FLORENCE, S.C. – Three Francis Marion University faculty members have organized study-abroad trips for students this summer. Elizabeth Zahnd (French), Wendy Caldwell (Spanish), and Scott Brown (geography) will accompany students to France, Mexico, and Cuba, respectively.
Zahnd will accompany four FMU students to France, June 26 to July 20. The students will spend a few days sight-seeing in Paris before heading to Normandy, where they will take part in a three-week study program at the University of Caen.
In addition to taking intermediate-level French courses, they will participate in excursions to surrounding sights such as the D-Day beaches, Mont St. Michel, and Bayeux (home of a famous 11th-century tapestry depicting the Norman conquest).
“I think this is a once-in-a-lifetime chance for students to experience French culture firsthand,” Zahnd said. “As I tell my students, the best way to learn a language is to immerse oneself in the target culture.” Zahnd does not believe that current tensions between the governments of France and the United States will have much effect on the students’ experience. “The French people, and especially those living in Normandy, hold generally positive feelings towards Americans,” she said “The older generations recognize what the United States did to help liberate France during World War II, whereas the young people are fascinated with American pop culture. When I traveled to France last March, everyone was very friendly, despite the political situation at the time.”
Zahnd is currently working with FMU administrators and representatives from the University of Caen to negotiate a permanent student exchange program in France.
Caldwell will be leading the Summer Study Abroad Program in Cuernavaca, Mexico, from May 16 to June 7 at the Universidad Internacional. The three-week immersion program offers students six credit hours in Spanish, home-stays with Mexican families, and excursions to Teotihuacán, Taxco, Mexico City, and Acapulco. Caldwell will accompany 14 students to Mexico.
“Many of the students in our group have never traveled outside of the U.S., and I am so excited for them to have this opportunity. I look forward to watching their transformation as their eyes are opened to a new culture and people. According to Census 2000, the Hispanic population is the largest minority in the U.S., and I am thrilled that so many of our students realize the importance of learning Spanish.”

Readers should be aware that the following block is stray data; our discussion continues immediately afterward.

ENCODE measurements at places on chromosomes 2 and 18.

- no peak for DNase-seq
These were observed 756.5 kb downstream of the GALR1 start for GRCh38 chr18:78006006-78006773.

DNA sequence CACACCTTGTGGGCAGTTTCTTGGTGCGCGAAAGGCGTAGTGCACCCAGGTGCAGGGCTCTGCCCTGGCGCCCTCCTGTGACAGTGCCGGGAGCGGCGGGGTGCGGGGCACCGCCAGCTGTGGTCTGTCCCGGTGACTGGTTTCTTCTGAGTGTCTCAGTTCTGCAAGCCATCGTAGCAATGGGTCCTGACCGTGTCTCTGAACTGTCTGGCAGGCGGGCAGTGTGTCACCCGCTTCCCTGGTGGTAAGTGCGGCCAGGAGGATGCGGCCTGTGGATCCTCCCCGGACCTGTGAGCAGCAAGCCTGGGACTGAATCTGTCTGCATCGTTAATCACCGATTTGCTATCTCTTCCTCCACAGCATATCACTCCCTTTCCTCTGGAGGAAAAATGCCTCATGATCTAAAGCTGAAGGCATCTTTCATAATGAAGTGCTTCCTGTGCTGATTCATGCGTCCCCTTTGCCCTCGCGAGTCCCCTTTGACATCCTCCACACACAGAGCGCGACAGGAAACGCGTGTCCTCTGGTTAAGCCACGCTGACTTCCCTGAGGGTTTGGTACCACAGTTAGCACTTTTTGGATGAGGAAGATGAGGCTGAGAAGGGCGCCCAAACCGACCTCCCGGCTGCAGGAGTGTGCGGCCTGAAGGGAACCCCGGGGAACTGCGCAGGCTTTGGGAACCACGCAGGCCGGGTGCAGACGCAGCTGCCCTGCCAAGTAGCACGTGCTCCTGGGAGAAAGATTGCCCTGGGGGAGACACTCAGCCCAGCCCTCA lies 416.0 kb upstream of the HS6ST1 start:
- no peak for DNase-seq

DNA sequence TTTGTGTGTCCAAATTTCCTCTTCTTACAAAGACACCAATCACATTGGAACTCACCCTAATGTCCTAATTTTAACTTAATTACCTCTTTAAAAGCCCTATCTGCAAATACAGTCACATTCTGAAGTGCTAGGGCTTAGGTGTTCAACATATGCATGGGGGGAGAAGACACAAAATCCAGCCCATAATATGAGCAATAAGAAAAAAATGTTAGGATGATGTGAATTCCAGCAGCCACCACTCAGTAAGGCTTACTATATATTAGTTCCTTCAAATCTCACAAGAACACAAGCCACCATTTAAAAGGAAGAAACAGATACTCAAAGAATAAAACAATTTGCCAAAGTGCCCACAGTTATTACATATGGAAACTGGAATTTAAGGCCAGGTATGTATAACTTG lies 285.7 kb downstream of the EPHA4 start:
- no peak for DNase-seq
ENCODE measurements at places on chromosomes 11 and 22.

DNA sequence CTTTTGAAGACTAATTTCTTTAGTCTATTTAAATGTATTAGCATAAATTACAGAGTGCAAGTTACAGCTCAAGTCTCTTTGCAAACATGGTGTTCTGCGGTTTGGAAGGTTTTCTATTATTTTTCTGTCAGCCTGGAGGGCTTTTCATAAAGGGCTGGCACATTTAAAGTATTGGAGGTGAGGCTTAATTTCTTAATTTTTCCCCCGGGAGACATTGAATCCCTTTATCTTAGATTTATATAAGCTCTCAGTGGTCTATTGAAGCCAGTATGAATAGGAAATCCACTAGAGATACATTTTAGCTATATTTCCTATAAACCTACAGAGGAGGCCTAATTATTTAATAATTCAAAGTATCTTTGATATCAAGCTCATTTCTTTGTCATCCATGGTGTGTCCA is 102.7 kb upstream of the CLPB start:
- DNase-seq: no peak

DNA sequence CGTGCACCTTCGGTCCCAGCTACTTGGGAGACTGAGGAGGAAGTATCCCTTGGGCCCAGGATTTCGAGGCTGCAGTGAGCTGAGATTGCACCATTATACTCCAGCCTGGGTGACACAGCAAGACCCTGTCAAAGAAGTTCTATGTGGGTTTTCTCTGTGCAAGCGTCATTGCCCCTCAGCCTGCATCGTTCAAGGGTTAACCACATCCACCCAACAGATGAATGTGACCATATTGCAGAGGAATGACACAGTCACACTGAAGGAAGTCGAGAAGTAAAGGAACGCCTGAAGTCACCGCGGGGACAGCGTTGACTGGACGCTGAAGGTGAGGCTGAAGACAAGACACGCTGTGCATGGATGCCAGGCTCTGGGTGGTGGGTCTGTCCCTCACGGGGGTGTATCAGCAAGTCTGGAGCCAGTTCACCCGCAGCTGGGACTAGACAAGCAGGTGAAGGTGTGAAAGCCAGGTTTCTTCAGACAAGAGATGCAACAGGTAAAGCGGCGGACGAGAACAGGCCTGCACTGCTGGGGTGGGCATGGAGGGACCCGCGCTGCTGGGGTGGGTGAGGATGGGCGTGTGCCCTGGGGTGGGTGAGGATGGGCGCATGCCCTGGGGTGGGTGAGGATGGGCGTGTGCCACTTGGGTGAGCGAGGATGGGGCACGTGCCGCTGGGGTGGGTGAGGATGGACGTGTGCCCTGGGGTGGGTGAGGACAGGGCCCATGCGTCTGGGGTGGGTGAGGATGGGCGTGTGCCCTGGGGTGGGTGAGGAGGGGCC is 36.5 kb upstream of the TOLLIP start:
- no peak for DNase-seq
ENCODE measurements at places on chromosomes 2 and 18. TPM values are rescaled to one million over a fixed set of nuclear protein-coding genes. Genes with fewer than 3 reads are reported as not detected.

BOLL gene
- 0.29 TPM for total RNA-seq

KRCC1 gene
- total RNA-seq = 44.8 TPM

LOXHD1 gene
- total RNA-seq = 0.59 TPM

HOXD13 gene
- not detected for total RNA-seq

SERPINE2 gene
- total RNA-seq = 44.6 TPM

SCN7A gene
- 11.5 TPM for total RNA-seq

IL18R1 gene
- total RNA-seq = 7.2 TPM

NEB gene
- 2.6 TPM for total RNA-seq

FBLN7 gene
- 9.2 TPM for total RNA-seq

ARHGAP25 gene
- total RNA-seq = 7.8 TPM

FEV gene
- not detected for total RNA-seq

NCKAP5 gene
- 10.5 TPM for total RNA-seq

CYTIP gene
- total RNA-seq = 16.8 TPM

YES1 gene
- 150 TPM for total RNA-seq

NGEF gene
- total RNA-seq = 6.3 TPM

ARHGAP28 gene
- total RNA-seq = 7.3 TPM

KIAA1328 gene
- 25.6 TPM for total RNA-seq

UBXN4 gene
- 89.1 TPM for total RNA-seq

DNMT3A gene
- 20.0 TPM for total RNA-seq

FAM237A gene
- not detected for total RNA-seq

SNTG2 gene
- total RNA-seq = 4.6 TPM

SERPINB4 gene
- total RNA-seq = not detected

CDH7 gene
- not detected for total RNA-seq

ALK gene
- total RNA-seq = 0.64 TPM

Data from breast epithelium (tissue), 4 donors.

In addition to this summer’s study-abroad program, FMU already has in place a permanent exchange agreement with the Universidad Internacional, which allows students to spend a semester studying in Mexico. Students interested in participating should contact the FMU Department of Modern Languages.
Brown will be taking a group of five students and six faculty members to Cuba from May 18 to June 2 as part of a special-topics geography class. A trip to Cuba is an unusual opportunity for U.S. college students, as the U.S. Embargo on Cuba and the Helms-Burton Act make it illegal for U.S. citizens to travel freely to Cuba without a license from the U.S. Treasury Department.
“Visiting Cuba presents many educational advantages for students,” Brown said. “Its culture, history, and politics make it a living laboratory for student learning. From Teddy Roosevelt and the Rough Riders on San Juan Hill to Fidel Castro’s attempt on the Moncada Barracks to the Bay of Pigs, and many more events, Cuba stands out when it comes to politics.
“It is one of the few remaining communist countries in the world. Its culture boasts everything from Santeria rituals and rich Latin tropical music and dance rhythms to fine Spanish colonial architecture and some of the world’s finest cigars. I think this is a rare opportunity students have to really see another culture and gain insight into a totally different political system and society. It will be a truly enlightening experience.”
#159 / 5-2-03